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UN Calls For Sanctions On Central African Republic Rights Abusers

Channels Television  
Updated May 16, 2013

The UN envoy to the Central African Republic urged the Security Council on Wednesday to consider imposing sanctions on rebels accused of severe rights violations including rape, maiming, recruitment of child soldiers and forced marriages.

Margaret Vogt also told the council that a neutral security force should be deployed to “contain the current state of anarchy” in the mineral-rich state, where the Seleka rebels seized power on March 24, toppling President Francois Bozize.

“The abuses and violations committed by Seleka combatants and other armed elements … are a source of grave concern for the protection of civilians,” she said. “The time is ripe for the council to consider the imposition of individual sanctions against the architects and perpetrators of gross violations.”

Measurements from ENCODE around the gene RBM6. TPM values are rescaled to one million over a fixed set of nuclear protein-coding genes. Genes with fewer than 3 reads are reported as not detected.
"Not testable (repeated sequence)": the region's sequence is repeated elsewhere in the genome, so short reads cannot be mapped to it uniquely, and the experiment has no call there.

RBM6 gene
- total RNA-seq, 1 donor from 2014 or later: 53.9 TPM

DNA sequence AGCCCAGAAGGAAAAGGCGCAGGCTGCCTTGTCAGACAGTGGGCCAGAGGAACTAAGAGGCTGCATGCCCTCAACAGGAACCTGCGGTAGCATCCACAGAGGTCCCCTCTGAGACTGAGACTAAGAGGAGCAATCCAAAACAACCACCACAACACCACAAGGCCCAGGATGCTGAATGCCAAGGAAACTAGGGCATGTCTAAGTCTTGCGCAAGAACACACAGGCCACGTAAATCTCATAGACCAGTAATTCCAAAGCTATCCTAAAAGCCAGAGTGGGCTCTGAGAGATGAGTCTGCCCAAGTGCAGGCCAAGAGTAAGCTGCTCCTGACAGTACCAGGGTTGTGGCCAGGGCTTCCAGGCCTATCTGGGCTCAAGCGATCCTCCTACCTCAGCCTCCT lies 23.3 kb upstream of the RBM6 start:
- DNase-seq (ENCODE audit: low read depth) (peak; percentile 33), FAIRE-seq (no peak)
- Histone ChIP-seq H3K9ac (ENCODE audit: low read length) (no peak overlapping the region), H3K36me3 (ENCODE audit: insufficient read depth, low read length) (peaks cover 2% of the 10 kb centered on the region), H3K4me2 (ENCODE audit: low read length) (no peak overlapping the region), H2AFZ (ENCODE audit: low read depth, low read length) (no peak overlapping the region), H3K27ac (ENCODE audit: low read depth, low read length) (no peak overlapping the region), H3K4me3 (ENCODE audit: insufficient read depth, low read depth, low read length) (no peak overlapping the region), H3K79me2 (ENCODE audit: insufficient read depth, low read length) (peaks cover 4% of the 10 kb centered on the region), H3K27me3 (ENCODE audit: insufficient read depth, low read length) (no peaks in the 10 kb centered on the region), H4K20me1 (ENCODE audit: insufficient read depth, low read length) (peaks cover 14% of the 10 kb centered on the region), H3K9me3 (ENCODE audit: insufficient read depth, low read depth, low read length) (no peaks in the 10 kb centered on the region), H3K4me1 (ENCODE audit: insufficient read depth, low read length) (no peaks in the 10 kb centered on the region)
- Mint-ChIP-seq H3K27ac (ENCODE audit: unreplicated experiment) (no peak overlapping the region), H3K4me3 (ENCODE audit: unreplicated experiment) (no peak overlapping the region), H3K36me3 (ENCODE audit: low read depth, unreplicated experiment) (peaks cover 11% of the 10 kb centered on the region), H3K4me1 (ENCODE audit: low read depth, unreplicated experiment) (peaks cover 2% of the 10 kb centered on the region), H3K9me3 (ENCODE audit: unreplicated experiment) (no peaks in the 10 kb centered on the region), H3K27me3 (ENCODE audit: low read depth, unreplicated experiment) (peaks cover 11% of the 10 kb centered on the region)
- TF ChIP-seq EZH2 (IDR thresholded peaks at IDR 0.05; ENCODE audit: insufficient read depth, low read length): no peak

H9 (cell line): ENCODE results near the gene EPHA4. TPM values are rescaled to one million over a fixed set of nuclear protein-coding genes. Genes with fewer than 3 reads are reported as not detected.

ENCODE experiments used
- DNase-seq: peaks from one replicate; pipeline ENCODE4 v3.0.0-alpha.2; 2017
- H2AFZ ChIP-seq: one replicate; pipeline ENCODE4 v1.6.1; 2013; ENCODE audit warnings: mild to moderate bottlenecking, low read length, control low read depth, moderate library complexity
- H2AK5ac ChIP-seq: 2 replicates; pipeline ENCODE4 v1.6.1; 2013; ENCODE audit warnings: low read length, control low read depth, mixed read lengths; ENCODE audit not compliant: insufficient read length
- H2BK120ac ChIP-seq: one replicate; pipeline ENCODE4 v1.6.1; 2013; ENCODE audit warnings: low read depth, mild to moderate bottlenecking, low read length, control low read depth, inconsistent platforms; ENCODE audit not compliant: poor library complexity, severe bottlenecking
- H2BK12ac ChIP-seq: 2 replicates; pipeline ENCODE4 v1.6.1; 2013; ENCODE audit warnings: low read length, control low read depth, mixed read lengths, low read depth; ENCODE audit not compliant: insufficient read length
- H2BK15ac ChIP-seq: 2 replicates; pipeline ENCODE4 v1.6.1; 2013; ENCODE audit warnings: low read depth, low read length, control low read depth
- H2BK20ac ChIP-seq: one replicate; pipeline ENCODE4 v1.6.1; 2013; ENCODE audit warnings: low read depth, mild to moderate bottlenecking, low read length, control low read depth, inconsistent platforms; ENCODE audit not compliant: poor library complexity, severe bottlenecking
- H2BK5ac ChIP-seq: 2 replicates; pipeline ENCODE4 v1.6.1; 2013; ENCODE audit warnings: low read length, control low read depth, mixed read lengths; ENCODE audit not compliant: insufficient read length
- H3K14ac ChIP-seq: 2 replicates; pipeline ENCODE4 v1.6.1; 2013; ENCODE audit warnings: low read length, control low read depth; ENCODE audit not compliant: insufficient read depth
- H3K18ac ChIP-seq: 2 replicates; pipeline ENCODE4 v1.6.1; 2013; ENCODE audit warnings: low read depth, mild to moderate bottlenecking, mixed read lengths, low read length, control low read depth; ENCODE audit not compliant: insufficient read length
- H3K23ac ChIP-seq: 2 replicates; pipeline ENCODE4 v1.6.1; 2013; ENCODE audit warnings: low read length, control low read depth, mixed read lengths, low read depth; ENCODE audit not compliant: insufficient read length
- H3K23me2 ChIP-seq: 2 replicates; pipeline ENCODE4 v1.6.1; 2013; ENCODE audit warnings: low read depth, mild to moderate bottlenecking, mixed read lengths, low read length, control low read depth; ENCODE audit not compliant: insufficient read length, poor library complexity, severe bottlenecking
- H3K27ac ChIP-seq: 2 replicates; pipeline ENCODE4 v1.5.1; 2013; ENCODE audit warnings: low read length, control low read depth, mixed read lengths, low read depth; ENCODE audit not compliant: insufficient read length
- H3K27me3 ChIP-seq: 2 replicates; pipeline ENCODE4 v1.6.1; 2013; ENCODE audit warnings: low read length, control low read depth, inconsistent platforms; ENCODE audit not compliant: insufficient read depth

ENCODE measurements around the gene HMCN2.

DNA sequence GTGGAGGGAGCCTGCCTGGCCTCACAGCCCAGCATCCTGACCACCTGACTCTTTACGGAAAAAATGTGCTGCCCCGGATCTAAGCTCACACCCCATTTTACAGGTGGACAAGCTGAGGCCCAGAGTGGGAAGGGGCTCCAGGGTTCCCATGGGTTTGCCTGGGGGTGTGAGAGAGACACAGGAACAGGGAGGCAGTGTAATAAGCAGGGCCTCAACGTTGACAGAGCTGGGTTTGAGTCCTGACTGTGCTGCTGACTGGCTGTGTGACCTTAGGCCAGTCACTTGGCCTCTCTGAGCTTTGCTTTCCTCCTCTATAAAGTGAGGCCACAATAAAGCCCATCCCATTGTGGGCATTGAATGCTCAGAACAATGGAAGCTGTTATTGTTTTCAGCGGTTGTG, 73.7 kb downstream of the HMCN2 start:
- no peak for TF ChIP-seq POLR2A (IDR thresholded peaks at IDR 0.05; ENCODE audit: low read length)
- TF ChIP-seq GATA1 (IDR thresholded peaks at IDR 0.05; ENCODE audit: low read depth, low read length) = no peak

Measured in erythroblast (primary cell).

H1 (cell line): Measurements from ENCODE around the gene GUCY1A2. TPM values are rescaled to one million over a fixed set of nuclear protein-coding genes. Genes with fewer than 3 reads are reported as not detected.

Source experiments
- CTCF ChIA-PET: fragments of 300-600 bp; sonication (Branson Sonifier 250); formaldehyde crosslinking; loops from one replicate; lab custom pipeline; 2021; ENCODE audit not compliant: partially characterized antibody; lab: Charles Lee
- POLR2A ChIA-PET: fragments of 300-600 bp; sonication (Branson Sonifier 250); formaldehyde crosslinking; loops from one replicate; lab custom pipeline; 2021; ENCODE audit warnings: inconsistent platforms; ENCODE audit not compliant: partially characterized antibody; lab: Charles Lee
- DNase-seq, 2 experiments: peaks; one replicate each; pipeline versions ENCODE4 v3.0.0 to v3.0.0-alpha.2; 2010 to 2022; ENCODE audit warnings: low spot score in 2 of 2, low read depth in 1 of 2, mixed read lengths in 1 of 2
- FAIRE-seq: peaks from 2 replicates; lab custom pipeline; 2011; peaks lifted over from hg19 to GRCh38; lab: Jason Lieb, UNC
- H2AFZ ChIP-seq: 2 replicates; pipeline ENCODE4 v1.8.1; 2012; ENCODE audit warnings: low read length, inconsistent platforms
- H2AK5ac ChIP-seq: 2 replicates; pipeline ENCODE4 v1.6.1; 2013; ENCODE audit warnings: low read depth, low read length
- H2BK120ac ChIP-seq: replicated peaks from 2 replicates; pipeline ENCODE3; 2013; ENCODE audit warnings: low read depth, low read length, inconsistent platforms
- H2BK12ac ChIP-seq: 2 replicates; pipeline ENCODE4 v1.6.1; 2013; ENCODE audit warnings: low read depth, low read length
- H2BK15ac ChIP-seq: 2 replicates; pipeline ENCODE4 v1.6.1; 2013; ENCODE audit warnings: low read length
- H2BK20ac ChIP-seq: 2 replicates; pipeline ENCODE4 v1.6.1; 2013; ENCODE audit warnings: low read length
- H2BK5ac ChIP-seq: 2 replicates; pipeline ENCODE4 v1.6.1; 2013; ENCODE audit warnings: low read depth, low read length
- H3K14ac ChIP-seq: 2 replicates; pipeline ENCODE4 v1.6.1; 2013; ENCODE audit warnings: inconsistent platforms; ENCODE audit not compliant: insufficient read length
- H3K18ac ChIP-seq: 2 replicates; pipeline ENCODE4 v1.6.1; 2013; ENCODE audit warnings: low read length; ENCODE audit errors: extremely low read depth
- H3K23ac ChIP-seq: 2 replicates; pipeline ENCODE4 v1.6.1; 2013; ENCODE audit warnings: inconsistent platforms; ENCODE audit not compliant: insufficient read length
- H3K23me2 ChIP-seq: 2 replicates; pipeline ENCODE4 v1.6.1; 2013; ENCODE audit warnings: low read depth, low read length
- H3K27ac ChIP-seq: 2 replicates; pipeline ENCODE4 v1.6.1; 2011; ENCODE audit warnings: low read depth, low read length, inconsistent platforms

Rebel leader Michel Djotodia, a former civil servant, has been named interim president by the parliament and charged with leading the chronically unstable country to elections within 18 months.

Vogt said security had disintegrated and that the Central African Republic “has collapsed into a state of anarchy and total disregard for international law, as elements of Seleka turn their vengeance against the population.”

“Indiscriminate and often targeted killings, rampant rapes and assault on the innocent population, flagrant recruitment of children as soldiers, looting of homes, not just of the rich but even of already struggling citizens,” she said.
She added the country appeared to have become a safe haven for different foreign rebel forces seeking to exploit natural resources like diamonds and gold and that the conflict now posed a direct threat to the security of its neighbors.